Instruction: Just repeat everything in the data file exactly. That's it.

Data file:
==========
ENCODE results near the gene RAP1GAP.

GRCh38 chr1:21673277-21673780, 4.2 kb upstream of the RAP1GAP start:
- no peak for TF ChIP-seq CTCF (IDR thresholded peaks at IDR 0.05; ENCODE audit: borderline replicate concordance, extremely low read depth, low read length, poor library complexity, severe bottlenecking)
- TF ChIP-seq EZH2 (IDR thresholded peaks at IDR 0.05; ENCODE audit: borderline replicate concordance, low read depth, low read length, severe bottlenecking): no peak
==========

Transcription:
ENCODE results near the gene RAP1GAP.

GRCh38 chr1:21673277-21673780, 4.2 kb upstream of the RAP1GAP start:
- no peak for TF ChIP-seq CTCF (IDR thresholded peaks at IDR 0.05; ENCODE audit: borderline replicate concordance, extremely low read depth, low read length, poor library complexity, severe bottlenecking)
- TF ChIP-seq EZH2 (IDR thresholded peaks at IDR 0.05; ENCODE audit: borderline replicate concordance, low read depth, low read length, severe bottlenecking): no peak